Star Names:

Cetus


Map of The Constellation of Cetus
Please hover over any star to get more information
Cetus or the Whale is a constellation that lies in the region of the sky called the Water, which is home to many other water-related constellations such as Pisces, Eridanus and Aquarius. Even though Cetus is not considered one of the zodiac constellations, the ecliptic passes very close to its border and some of the planets and asteroids can occasionally be seen in it.

The constellation Cetus represents the sea monster from the Greek myth of Andromeda, the Ethiopian princess sacrificed to a monster to appease the gods, who were angered by her mother Cassiopeia's vanity. Before Cetus was able to swallow Andromeda, she was rescued by Perseus, whom she later married. The constellation Cetus was first charted by the Greek astronomer Ptolemy in the 2nd century.

Cetus occupies an area of 1231 square degrees and contains nine stars with known planets. It can be seen at latitudes between +70° and -90° and is best visible at 9 p.m. during the month of November.

The brightest star in Cetus is [2478] beta Ceti, also known as Deneb Kaitos ("tail of Cetus") or Diphda ("the second frog"). It is a bright yellowish-orange star 96 light-years away from Earth. It is easy to find because it stands out in a dark patch of the sky.

[2479] alpha Ceti is also known as Menkar ("nostril"). It is an old, dying star, currently in its red giant phase. It will soon become unstable, shed its outer layers and form a planetary nebula, leaving a white dwarf remnant.

[2483] tau Ceti, only 12 light-years distant from the solar system, is a ‘metal-deficient’ star with a huge debris disk. It is also very similar to the Sun, which makes it one of the top targets for Search for Extra-Terrestrial Intelligence (SETI) studies.

Most of the stars in Cetus are pretty faint, but several of them are pretty well known. UV Ceti, a binary star that consists of a pair of red dwarfs, and [2480] omicron Ceti or Mira, a red giant binary and a well known variable star, are both located in Cetus.

UV Ceti is a prototype of a class of variable stars known as flare stars. It is a component of a binary pair of red dwarfs known as Luyten 726-8. UV Ceti increases in magnitude about every ten hours – it jumps by three or four magnitudes – and then fades back to its faint self. The star is only 8.4 light-years away. Like all flare stars, it would not be visible to us if it were more than 15 light-years away from Earth. The other component of Luyten 726-8, BL Ceti, is also a red dwarf and a flare star, but not as extreme in behaviour as UV Ceti.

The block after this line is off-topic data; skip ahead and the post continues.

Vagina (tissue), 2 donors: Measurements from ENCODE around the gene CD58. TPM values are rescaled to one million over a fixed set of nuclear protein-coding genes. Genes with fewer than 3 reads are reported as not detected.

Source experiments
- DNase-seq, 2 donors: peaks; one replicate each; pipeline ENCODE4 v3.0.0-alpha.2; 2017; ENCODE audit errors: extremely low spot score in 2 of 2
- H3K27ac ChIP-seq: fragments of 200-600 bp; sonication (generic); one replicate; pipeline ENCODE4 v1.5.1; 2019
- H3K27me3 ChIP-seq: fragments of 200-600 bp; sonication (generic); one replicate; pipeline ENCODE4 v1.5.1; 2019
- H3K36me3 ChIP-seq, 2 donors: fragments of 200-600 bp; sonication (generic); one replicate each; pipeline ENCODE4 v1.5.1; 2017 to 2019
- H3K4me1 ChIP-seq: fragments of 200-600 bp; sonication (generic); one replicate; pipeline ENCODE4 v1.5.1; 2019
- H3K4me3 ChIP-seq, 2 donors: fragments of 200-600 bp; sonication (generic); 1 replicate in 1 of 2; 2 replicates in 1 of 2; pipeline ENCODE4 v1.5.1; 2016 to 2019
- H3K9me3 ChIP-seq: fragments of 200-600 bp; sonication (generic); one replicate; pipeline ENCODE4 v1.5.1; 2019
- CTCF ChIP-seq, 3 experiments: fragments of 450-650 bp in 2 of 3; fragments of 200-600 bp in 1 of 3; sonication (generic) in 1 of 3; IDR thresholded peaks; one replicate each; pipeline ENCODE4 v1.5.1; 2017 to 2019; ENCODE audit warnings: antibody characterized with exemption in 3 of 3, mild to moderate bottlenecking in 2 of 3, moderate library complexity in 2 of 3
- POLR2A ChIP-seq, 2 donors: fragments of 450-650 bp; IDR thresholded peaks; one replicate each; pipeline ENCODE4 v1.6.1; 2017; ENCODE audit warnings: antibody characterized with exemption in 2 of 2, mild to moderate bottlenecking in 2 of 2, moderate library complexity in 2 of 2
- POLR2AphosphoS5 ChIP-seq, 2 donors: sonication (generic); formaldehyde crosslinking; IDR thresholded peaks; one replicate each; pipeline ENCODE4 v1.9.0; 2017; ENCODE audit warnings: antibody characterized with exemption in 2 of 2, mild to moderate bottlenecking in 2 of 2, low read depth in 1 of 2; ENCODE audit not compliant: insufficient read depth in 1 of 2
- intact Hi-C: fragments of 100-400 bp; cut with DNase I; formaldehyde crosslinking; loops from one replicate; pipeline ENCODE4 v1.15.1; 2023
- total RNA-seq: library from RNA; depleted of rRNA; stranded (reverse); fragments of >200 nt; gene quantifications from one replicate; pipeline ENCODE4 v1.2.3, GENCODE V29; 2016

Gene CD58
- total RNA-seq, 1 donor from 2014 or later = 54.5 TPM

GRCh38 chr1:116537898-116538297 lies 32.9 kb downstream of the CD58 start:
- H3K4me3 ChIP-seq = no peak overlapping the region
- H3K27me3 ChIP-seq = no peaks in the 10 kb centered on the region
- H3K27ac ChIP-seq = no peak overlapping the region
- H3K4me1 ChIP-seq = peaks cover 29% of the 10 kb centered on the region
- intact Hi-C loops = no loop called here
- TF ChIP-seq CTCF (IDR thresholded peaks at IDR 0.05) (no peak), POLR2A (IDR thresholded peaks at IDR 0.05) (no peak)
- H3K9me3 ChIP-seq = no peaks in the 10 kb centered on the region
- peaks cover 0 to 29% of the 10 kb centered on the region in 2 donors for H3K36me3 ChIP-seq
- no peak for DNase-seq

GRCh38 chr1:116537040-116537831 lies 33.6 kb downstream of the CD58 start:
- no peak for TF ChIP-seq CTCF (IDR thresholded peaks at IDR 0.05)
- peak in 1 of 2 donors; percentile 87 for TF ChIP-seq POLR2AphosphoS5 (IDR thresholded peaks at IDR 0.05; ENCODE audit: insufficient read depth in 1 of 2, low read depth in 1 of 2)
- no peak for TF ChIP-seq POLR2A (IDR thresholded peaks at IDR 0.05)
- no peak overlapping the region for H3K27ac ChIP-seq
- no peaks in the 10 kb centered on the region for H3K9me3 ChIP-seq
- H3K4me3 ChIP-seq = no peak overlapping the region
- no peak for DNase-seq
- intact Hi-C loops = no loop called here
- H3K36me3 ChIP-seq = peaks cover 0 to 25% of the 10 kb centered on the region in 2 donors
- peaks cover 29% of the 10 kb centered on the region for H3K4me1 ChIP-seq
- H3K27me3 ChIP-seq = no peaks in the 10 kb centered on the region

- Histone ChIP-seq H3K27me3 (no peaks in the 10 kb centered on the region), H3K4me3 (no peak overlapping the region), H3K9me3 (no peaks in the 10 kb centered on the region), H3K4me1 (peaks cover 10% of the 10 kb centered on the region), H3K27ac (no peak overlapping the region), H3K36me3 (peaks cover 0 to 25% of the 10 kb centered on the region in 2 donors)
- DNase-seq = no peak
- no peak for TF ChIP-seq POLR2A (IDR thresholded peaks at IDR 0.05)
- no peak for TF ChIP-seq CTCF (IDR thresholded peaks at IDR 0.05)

[2480] omicron Ceti or Mira was the first variable star to be found in the night sky. It is a red giant approximately 420 light-years distant from Earth. Its maximum magnitude can reach 2.0, making it one of the brightest stars in the sky, and then drop to 10.1 and make the star invisible to the naked eye. When German theologian David Fabricius discovered it in 1596, this put a new dent in the notion of unchangeability of the heavens, undermining the Ptolemaic model and shifting in favour of the Copernican Revolution and the heliocentric model. Mira was named by Polish astronomer Johannes Hevelius. The name means "wonderful" or "astonishing" in Latin. The star is a model for the category of stars known as Mira variables. Mira variables are pulsating variable stars, usually red giants, with pulsation periods longer than 100 days and light amplitudes exceeding one magnitude.

Other notable stars are [2482] gamma Ceti, a binary star with an interesting colour contrast to observe, yellow and blue, and Struve 186, a close pair of two equal stars.

Cetus also contains a couple of interesting deep sky objects. Messier 77 or NGC 1068 is a magnitude 9 barred spiral galaxy located near [2488] delta Ceti, 47 million light-years away. It is a Seyfert galaxy, seen face-on.

The galactic cluster JKCS 041 is the most distant group of galaxies ever discovered, approximately 10.2 billion light-years away. It is particularly interesting to astrophysicists because we see it as it appeared when the universe was much younger. Studying it could reveal more about how the universe evolved and took shape.

Cetus falls into the Perseus family of constellations, along with Cassiopeia, Cepheus, Andromeda, Perseus, Pegasus, Auriga, Lacerta and Triangulum.

Constellations directly bordering Cetus are Aries, Aquarius, Pisces, Sculptor, Fornax, Eridanus and Taurus.




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